Native to South-East Asia, the tiger mosquito is a great traveler who has already conquered a hundred countries around the world. No wonder he is playing with the borders that cross the Lake Geneva region, where it is spreading. Allies within the Geneva Council, the cantons of Geneva, Vaud and Valais as well as the French departments of Ain and Haute-Savoie have decided to collaborate to counter its proliferation, as they announced during a virtual press conference on Tuesday June 1st.
Discovered in France in 2004, the tiger mosquito has been present since 2015 in Ain and Haute Savoie. It has been gaining ground there for several years, particularly in the Pays de Gex. In Switzerland, this small-sized Diptera (it is smaller than the common mosquito and bears black stripes) was first identified in Ticino in 2003, before spreading to the regions of Basel and Zurich. Last year, he was spotted in the canton of Geneva and in the Chablais Valais.
Empty saucers and watering cans
“The tiger mosquito has a potential for nuisance because it is aggressive and bites during the day. But above all, it represents a health threat since it can transmit infectious diseases such as the zika virus, chikungunya or even dengue, ”explains Honorary Professor of the University of Lausanne Daniel Chérix, of the Swiss Mosquito Network. For a mosquito to transmit the disease, it must first have bitten an infected person, which is unlikely as these diseases are not present in Europe, but can happen if the mosquito encounters an infected person, thus return from a trip to the tropics.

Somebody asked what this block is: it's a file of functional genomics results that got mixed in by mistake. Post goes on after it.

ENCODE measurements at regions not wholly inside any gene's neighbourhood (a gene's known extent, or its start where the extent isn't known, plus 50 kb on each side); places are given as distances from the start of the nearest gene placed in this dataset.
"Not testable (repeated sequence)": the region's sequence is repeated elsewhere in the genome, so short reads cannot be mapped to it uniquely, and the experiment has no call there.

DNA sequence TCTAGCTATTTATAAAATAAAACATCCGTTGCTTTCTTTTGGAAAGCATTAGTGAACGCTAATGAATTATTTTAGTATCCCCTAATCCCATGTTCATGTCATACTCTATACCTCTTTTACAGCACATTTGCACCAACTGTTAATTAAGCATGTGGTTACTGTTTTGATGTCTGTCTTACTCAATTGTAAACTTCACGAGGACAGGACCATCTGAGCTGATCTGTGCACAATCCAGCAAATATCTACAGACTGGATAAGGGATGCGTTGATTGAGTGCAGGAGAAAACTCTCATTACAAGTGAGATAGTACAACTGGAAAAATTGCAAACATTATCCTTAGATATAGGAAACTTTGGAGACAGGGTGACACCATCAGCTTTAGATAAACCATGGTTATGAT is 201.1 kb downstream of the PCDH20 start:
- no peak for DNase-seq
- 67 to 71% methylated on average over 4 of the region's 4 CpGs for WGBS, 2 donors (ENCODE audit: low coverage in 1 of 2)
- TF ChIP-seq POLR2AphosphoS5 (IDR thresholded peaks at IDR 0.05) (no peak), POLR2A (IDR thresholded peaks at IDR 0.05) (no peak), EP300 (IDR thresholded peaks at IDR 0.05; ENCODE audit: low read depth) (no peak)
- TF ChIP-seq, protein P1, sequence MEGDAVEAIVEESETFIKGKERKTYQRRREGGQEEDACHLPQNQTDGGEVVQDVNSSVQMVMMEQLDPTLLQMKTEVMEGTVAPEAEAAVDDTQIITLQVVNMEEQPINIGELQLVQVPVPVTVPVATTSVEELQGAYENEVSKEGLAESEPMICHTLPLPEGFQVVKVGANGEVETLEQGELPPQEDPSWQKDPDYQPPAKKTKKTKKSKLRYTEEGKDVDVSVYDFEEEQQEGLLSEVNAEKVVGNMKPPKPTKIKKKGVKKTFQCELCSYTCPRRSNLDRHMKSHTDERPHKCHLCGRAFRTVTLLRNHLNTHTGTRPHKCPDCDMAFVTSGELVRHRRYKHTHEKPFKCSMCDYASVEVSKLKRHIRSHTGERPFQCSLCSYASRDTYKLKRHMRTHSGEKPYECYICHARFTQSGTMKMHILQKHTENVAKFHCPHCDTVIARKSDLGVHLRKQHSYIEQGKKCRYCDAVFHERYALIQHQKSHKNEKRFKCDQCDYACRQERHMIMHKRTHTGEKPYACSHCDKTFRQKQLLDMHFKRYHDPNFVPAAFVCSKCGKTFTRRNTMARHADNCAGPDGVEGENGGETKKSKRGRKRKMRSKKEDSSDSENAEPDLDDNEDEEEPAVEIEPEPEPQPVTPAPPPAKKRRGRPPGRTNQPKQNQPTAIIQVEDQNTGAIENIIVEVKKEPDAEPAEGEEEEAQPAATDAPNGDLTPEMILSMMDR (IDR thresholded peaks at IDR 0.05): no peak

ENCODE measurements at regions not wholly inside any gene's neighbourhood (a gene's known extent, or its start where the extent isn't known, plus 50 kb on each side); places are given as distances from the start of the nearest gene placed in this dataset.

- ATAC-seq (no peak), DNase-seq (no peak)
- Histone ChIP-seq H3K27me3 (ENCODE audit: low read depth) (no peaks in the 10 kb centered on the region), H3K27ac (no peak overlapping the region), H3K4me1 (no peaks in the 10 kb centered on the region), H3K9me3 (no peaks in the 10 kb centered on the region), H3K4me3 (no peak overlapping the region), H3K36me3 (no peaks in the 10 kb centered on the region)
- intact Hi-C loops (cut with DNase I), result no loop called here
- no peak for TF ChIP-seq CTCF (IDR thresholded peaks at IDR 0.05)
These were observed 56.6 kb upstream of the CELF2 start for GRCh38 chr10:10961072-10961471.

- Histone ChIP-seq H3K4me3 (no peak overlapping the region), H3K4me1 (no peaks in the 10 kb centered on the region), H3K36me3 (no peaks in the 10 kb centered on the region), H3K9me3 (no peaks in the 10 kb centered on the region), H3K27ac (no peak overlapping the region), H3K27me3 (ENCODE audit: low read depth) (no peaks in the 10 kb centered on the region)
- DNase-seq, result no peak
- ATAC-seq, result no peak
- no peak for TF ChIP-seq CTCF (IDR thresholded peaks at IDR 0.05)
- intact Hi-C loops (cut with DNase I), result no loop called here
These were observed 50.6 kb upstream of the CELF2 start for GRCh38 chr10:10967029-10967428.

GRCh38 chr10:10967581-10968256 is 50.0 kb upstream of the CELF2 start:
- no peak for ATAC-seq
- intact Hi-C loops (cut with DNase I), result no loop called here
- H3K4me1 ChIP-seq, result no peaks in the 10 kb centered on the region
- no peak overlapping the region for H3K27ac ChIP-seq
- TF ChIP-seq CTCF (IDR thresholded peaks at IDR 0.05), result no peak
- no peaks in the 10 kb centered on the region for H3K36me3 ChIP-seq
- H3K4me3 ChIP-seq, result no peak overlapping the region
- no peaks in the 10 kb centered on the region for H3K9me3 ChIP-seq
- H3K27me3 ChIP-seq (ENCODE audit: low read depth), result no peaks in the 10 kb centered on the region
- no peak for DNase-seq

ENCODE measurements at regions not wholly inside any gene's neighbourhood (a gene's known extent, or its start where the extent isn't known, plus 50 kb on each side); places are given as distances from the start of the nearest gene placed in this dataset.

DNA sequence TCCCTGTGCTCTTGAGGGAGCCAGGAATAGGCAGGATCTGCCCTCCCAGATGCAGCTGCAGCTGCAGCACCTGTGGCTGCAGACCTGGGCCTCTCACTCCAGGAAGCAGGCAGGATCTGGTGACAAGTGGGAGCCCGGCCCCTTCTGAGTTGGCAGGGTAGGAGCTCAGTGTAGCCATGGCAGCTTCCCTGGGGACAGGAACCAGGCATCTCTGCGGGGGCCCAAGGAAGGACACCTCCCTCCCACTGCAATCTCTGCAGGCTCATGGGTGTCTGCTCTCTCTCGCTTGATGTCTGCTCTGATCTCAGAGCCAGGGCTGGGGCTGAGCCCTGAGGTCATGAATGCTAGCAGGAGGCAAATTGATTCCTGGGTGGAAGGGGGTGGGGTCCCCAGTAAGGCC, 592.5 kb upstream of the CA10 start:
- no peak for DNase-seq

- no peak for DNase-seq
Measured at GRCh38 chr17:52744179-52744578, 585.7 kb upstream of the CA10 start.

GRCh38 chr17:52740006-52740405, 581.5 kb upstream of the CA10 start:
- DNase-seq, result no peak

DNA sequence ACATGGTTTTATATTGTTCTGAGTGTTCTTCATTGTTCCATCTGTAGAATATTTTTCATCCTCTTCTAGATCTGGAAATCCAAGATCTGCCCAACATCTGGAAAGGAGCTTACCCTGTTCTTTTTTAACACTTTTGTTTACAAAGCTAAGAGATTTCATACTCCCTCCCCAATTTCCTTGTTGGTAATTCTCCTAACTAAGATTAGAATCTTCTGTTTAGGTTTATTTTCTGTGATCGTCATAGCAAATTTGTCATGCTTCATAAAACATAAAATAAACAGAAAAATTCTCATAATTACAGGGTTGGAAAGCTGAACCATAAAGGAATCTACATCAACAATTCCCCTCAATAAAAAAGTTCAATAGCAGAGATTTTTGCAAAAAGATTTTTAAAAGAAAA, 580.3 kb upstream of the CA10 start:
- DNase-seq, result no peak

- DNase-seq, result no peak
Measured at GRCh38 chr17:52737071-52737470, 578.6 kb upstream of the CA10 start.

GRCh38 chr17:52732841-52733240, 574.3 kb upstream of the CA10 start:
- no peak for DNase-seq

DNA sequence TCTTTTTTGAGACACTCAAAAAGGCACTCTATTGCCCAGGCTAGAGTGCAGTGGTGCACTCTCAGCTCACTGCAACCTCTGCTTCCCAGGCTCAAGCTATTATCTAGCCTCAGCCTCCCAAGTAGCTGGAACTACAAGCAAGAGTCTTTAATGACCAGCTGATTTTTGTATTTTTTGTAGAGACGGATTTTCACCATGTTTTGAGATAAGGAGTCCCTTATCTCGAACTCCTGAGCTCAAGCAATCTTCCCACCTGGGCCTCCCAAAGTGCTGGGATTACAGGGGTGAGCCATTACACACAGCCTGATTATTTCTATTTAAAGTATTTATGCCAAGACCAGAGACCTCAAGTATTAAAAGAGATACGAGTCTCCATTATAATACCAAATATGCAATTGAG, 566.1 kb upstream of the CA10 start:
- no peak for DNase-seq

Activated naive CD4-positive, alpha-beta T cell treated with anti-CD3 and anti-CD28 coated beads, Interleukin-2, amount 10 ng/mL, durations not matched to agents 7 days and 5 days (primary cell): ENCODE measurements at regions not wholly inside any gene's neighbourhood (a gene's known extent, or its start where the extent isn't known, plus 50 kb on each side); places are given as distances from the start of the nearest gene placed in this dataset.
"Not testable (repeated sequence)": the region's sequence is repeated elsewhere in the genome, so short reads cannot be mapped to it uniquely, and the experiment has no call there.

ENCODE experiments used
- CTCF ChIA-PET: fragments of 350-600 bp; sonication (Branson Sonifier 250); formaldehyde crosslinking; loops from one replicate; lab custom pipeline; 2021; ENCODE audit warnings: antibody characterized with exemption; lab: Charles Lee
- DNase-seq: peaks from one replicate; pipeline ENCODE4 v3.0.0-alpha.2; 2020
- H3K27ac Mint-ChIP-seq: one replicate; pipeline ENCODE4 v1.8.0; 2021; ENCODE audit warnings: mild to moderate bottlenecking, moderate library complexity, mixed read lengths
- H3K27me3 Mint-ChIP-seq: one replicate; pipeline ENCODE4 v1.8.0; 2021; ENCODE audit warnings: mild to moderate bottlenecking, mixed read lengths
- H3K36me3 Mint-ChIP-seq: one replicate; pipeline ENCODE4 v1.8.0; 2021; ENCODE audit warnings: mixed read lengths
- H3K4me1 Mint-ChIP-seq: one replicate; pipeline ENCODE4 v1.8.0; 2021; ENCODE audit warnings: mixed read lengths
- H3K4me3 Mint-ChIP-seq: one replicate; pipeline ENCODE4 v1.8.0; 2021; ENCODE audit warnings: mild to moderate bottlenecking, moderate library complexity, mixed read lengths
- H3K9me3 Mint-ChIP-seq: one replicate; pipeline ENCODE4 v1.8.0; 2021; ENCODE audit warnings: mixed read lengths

On video: The hunt for the tiger mosquito in French-speaking Switzerland
To prevent this from happening, and giving rise to local epidemics, the residents of Lake Geneva are invited to adopt common preventive measures. People who have gardens and balconies should be careful to empty watering cans, reservoirs and other water saucers there, as the female mosquito can lay her eggs there. If you spot the tiger mosquito, it is recommended to report its presence to specialists, so that control measures can be put in place.
If you find a tiger mosquito, you can report it on mosquitoes-suisse.ch for Switzerland or on signalement-moustique.fr for France.